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COLLECTION Identifier: MC 213: M-23

Letters from Kate Richards O'Hare, 1919-1920


Correspondence and photograph of Kate Richards O'Hare, socialist organizer and prison reformer.


  • Creation: 1919-1920


Language of Materials

Materials in English.

Conditions Governing Access

Access. Originals are closed; use microfilm M-23.

Conditions Governing Use

Copyright. Copyright in the papers created by Kate Richards O'Hare as well as copyright in other papers in the collection may be held by their authors, or the authors' heirs or assigns.

Copying. Papers may be copied in accordance with the library's usual procedures.


.21 linear feet (1/2 file box)

The Kate Richards O'Hare letters consists of a signed volume entitled "Dear Sweethearts," a collection of mimeographed letters from O'Hare to her family written during her incarceration from April 1919 to May 1920. In these letters O'Hare discusses conditions of life and work in the prison; her fellow inmates; her family and friends; politics; books; the psychology of women and developments in psychoanalysis; and her religious and political beliefs. The volume also contains a photograph of O'Hare with her children.


Socialist organizer, lecturer, and prison reformer, Kate Richards O'Hare was born in Ottawa County, Kansas, in 1876. She became a teacher and later a secretary in her father's machine shop in Kansas City, Missouri. There she joined the International Association of Machinists, and in 1901 she attended the International School of Social Economy in Girard, Kansas. She married socialist Frank O'Hare in 1902. She began organizing women into the Socialist Party and became a popular speaker, as well as a member of the National Executive Committee. She ran unsuccessfully as a candidate for the United States Congress in Kansas on the socialist ticket in 1910.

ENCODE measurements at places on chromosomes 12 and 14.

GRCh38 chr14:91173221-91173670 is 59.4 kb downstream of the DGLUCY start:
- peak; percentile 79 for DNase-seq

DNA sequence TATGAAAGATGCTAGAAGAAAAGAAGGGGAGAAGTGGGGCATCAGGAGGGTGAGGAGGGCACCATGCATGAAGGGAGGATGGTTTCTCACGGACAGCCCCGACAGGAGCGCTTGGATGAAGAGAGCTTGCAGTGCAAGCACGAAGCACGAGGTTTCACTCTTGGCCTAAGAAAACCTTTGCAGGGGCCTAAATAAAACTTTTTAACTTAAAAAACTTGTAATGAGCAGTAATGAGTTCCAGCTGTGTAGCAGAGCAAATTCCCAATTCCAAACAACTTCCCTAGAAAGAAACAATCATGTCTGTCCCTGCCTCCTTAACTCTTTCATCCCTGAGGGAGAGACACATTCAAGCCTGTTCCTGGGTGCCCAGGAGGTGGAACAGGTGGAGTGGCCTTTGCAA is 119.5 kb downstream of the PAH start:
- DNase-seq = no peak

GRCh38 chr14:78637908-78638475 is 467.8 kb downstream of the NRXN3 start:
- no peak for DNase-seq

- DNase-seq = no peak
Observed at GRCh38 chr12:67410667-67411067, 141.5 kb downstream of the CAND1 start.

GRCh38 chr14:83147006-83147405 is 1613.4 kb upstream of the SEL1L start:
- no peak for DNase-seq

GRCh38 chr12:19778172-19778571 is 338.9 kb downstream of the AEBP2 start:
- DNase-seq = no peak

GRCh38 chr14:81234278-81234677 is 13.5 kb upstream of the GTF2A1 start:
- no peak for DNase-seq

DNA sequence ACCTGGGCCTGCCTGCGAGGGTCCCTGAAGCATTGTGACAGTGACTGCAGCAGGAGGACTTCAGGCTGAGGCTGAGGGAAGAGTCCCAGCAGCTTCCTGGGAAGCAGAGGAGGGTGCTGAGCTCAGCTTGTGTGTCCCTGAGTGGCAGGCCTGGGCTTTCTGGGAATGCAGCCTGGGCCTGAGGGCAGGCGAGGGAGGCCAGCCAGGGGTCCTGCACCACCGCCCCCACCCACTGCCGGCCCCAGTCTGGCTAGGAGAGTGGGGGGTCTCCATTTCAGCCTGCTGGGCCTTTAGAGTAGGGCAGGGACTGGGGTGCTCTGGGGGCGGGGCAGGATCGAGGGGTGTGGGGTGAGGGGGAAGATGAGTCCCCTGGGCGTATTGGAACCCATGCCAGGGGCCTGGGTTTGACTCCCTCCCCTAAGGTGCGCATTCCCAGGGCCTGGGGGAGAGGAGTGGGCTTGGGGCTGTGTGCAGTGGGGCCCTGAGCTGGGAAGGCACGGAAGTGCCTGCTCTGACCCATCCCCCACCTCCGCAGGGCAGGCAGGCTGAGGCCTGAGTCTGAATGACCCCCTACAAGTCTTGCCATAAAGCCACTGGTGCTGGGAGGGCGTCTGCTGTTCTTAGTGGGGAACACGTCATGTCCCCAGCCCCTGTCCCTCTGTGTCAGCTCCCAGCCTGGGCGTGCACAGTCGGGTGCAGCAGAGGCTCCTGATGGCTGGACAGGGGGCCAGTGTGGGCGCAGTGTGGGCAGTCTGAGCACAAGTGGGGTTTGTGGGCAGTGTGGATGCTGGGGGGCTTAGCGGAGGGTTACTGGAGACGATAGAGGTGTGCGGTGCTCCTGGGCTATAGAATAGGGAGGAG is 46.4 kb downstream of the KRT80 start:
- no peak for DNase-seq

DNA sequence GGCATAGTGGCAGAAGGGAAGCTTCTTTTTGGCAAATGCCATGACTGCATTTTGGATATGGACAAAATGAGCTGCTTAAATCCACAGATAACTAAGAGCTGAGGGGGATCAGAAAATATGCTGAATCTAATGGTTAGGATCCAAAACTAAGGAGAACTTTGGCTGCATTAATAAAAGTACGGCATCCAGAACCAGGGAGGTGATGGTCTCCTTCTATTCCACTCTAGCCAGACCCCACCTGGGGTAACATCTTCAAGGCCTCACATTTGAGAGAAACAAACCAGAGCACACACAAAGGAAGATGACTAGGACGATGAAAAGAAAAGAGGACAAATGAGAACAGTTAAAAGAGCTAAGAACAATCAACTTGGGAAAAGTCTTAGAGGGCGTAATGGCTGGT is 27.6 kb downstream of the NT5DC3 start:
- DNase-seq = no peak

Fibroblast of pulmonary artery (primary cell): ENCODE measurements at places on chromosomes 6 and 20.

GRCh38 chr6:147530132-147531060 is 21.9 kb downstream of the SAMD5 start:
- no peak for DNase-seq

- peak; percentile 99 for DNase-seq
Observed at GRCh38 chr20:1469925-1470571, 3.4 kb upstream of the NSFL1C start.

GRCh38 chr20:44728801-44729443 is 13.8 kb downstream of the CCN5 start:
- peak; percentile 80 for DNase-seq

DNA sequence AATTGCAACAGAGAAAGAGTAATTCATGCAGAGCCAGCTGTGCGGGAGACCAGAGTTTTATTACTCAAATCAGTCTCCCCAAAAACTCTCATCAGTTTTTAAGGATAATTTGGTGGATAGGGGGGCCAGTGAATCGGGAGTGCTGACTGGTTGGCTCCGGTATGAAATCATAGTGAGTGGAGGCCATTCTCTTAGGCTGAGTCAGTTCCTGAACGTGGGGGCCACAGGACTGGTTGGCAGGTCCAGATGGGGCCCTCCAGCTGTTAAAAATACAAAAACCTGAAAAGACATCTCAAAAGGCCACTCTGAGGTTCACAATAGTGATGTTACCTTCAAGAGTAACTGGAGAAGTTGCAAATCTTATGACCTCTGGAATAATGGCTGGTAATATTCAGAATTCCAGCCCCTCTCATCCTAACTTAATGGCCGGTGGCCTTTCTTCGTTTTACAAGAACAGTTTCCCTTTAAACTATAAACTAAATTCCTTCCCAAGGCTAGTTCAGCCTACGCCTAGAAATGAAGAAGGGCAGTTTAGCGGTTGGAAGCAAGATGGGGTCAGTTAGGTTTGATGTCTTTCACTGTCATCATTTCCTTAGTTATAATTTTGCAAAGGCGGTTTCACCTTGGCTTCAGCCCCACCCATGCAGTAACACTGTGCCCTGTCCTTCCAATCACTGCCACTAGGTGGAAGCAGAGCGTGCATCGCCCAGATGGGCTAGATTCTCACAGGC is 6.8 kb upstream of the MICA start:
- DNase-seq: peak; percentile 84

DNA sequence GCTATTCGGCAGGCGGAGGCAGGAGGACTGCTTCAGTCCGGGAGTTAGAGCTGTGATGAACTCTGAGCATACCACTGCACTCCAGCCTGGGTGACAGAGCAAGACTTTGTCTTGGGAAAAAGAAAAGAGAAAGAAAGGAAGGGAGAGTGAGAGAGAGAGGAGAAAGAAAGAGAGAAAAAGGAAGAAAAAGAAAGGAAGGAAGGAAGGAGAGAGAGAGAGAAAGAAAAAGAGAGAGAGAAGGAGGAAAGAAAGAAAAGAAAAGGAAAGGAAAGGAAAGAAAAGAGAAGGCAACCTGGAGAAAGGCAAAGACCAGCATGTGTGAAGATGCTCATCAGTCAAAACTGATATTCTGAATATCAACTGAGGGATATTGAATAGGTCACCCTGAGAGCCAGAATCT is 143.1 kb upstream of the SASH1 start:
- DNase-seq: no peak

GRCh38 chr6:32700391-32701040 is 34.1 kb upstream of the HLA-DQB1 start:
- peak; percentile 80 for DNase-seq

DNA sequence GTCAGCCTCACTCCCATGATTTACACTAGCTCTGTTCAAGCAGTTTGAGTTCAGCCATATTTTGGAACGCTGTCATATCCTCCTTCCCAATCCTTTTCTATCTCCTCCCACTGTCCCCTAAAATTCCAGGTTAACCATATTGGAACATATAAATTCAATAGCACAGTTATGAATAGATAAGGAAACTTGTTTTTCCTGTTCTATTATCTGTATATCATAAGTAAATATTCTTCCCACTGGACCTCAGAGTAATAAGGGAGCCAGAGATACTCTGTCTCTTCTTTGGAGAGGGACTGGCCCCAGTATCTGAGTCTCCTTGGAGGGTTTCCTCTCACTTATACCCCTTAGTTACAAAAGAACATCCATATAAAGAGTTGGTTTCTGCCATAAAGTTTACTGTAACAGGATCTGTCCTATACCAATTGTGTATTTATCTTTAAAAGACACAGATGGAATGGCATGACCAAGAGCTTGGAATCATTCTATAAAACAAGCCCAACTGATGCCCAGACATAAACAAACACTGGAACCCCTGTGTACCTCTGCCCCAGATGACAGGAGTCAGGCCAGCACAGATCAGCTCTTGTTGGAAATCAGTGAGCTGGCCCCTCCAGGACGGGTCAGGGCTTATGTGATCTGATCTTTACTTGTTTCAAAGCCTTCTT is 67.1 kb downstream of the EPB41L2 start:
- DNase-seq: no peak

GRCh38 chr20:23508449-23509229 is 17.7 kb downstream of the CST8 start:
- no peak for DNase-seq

O'Hare opposed United States participation in World War I; she lectured throughout the United States on "Socialism and the World War" during 1917, and was arrested on July 17, in Bowman, North Dakota, for allegedly saying "that the women of the United States were nothing more or less than brood sows, to raise children to get into the Army and be made into fertilizer." Although O'Hare denied the charge, she was indicted and found guilty under the Espionage Act and sentenced to five years in the Missouri State Penitentiary, entering prison on April 15, 1919; her sentence was commuted on May 29, 1920. O'Hare divorced Frank O'Hare in 1928 and later married Charles C. Cunningham. She died in 1948.

Physical Location

Collection stored off site: researchers must request access 36 hours before use.

Immediate Source of Acquisition

Accession number: 75-15

The letters of Kate Richards O'Hare were deposited in the Schlesinger Library by George Blackwell in January 1975.

Processing Information

Processed: January 1975

By: Katherine Kraft

O'Hare, Kate Richards, 1877-1948. Letters from Kate Richards O'Hare, 1919-1920: A Finding Aid
Arthur and Elizabeth Schlesinger Library on the History of Women
Language of description

Repository Details

Part of the Schlesinger Library, Radcliffe Institute Repository

The preeminent research library on the history of women in the United States, the Schlesinger Library documents women's lives from the past and present for the future. In addition to its traditional strengths in the history of feminisms, women’s health, and women’s activism, the Schlesinger collections document the intersectional workings of race and ethnicity, gender, sexuality, and class in American history.

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